APULEIUS OF MADAURA (Numidia in Africa)—writer and philosopher, b. around 125, d. around 180.
He was born of a wealthy family of Roman origin. He studied rhetoric in Carthage and philosophy in Athens where he learned neo-Platonism and took part in religious mysteries; in Rome he was a judicial defnder. After he married a rich widow from the city of Oea in Tripolitania, his rivals accused him of sorcery, but he won teh case (by a skillful defense in 158). Next he returned to his family home where he took the position of sacerdos provinciae; after his death he was regarded as a miracle-worker; St. Augustine (De civ. D., 8, 12) called him an outstanding Platonist.
Apuleius’ major works are: Metamorphoses (Metamorfozy albo złoty osioł [Metamorphoses or the Golden Ass], Wwa 1958²) the most famous story from that work published separately—Cupid and Psyche (Amor i Psyche [Amor and Psyche], Wwa 1962), and the sayings of Lucius of Patrae telling of the delights of sensual love; Apologia seu de magia (his defense speech in court); De deo Socratis (a theory concerning the highest good and demons); De dogmate Platonis (a lecture on Platonic physics, anthropology, and ethics, it refers to the Laws, the Republic, and Timaeus); De mundo (elements of Aristotelian logic).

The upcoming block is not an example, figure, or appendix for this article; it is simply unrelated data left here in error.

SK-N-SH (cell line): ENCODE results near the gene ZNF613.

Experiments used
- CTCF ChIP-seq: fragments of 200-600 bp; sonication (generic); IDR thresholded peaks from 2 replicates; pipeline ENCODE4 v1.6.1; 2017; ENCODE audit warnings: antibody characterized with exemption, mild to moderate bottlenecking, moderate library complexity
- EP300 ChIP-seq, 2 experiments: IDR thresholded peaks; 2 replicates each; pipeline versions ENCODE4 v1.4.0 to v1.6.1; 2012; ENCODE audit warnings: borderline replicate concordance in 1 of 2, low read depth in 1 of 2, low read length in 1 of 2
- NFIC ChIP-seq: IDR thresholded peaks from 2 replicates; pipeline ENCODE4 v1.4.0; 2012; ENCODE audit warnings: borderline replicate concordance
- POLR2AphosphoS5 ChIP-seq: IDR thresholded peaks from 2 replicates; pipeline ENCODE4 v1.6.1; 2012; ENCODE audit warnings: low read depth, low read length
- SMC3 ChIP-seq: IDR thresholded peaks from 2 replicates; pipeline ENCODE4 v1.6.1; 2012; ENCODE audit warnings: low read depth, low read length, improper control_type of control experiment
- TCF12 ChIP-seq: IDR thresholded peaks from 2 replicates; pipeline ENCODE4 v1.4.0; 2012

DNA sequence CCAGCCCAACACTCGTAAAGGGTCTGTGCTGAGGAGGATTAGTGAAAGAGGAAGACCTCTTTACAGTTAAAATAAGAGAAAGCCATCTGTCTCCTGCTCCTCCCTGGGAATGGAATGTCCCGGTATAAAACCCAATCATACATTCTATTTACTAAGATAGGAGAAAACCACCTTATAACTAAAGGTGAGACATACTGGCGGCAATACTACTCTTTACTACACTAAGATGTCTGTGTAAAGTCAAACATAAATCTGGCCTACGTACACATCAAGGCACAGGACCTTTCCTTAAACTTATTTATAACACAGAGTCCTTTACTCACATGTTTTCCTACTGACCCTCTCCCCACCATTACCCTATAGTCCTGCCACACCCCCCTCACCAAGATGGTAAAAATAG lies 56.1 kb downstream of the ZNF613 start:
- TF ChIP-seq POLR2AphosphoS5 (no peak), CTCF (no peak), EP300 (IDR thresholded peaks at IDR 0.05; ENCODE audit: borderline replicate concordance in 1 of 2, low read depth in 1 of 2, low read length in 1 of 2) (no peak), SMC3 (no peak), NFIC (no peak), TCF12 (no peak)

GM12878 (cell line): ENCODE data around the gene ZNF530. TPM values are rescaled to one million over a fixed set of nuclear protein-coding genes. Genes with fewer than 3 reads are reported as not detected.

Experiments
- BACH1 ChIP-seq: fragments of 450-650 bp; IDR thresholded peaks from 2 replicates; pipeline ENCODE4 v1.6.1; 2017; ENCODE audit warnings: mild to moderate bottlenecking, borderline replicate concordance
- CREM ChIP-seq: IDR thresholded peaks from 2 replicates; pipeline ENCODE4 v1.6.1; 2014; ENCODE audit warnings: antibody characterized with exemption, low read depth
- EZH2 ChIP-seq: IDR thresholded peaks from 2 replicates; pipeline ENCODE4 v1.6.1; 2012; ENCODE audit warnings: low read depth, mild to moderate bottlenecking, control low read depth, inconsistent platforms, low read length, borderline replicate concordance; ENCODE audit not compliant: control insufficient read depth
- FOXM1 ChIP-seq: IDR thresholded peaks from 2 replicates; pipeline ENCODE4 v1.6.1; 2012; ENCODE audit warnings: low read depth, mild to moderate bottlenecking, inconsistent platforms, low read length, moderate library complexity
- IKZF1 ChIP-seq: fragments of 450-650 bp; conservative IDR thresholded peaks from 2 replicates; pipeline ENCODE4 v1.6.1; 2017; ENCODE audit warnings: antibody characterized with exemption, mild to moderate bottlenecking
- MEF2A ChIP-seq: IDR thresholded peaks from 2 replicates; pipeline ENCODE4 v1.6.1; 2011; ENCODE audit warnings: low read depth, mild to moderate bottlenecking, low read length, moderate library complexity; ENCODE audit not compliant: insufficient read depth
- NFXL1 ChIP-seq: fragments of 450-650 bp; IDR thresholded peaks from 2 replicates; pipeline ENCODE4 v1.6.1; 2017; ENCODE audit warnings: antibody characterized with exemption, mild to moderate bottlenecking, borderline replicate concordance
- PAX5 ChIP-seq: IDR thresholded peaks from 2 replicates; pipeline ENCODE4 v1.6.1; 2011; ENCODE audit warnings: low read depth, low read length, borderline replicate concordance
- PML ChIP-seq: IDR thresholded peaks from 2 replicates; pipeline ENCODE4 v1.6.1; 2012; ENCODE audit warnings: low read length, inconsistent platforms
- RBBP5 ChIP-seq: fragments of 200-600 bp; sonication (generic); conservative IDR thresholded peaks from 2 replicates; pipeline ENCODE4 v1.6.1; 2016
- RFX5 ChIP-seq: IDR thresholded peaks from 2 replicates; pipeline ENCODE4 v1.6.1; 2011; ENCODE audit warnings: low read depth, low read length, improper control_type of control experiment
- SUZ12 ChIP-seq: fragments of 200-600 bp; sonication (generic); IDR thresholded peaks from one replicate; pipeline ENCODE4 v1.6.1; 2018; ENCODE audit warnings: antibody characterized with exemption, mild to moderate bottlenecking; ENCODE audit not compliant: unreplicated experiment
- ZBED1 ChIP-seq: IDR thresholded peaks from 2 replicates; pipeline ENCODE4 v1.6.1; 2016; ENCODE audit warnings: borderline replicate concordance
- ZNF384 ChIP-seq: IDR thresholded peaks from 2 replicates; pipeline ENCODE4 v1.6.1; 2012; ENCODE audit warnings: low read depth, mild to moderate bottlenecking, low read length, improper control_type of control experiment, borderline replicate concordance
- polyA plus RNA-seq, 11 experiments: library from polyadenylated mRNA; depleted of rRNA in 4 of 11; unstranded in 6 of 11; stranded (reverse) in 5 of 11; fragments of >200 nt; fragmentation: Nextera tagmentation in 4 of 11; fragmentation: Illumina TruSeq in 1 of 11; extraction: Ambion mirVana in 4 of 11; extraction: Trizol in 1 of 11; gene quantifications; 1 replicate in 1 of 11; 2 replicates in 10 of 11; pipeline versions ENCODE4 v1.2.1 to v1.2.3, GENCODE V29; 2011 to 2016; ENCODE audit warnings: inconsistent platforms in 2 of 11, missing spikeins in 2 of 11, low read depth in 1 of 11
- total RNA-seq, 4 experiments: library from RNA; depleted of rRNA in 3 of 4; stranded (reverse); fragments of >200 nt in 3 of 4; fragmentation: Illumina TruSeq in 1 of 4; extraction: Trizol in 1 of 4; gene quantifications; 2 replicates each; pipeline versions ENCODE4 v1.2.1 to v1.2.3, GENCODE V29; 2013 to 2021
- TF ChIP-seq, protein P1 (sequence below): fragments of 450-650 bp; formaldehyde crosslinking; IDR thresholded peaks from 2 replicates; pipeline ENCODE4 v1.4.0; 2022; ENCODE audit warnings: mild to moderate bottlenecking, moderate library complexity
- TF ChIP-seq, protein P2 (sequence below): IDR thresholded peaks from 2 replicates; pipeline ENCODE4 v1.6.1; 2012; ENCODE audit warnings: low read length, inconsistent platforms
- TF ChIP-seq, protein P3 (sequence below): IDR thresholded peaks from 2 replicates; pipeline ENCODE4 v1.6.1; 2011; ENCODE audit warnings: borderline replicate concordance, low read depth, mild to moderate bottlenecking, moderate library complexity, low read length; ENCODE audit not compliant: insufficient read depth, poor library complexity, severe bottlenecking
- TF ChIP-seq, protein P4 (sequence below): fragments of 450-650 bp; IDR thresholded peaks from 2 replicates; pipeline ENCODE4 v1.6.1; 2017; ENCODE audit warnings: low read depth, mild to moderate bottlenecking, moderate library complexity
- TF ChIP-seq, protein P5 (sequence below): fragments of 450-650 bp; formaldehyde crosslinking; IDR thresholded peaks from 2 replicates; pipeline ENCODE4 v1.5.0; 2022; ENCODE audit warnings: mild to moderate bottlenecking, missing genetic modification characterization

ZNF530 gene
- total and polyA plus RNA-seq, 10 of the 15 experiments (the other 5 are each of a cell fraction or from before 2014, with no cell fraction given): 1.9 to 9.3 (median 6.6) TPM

Apuleius was not an original thinker; in his philosophical works he connected neo-Pythagorean and neo-Platonic elements, and theological mysticism; he taught that demons exist as intermediaries between gods. He thought that demons are capable of thought, are of a spiritual nature, and are immortal. He was interested in the religions of Greece and the Near East. He said that ritual asceticism gives man special powers. Apuleius was also a translator. His translations include a Latin version of the Phaedo, Plato’s dialogue on the immortality of the soul. Apuleius’ writings confirm that Platonism had a strong influence in second-century Roman culture.
Apuleius, Opera Omnia I–II, L 1842; M. Krawczyński, Życie Apulejusza Platończyka z Madaury [Life of Apuleius of Madaura], Rozprawy Akademii Umiejętności [Disserations of the Academy of Applied Knowledge] 14 (1889), 330–387; T. Sinko, De Apuleii et Albini doctrinae platonicae adumbratione, Kr 1905; J. Redfors, Echtheitskritische Untersuchungen Schriften “de Platone” und “de mundo”, Lü 1960; M. W. Sullivan, Apuleius’ Logic, A 1967; M. Brożet, Historia literatury s&322;acińskiej w starożytności [History of Latin literature in antiquity], Wwa 1969, 446–451); J. P. Mahé, Quelques remarques sur la religion des “Métamorphoses” d’Apulée et les doctrines gnostiques contemporaines, Revue des sciences religieuses 46 (1972), 1–19; C. Moreschini, Apuleio e il Platonismo, Florence 1978; E. F. Hoevels, Märchen und Magie in den Metamorphosen des Apuleius von Madaura, A 1979; N. Fick-Michel, Art et mystique dans les “Métamorphoses” d’Apulée, P 1991.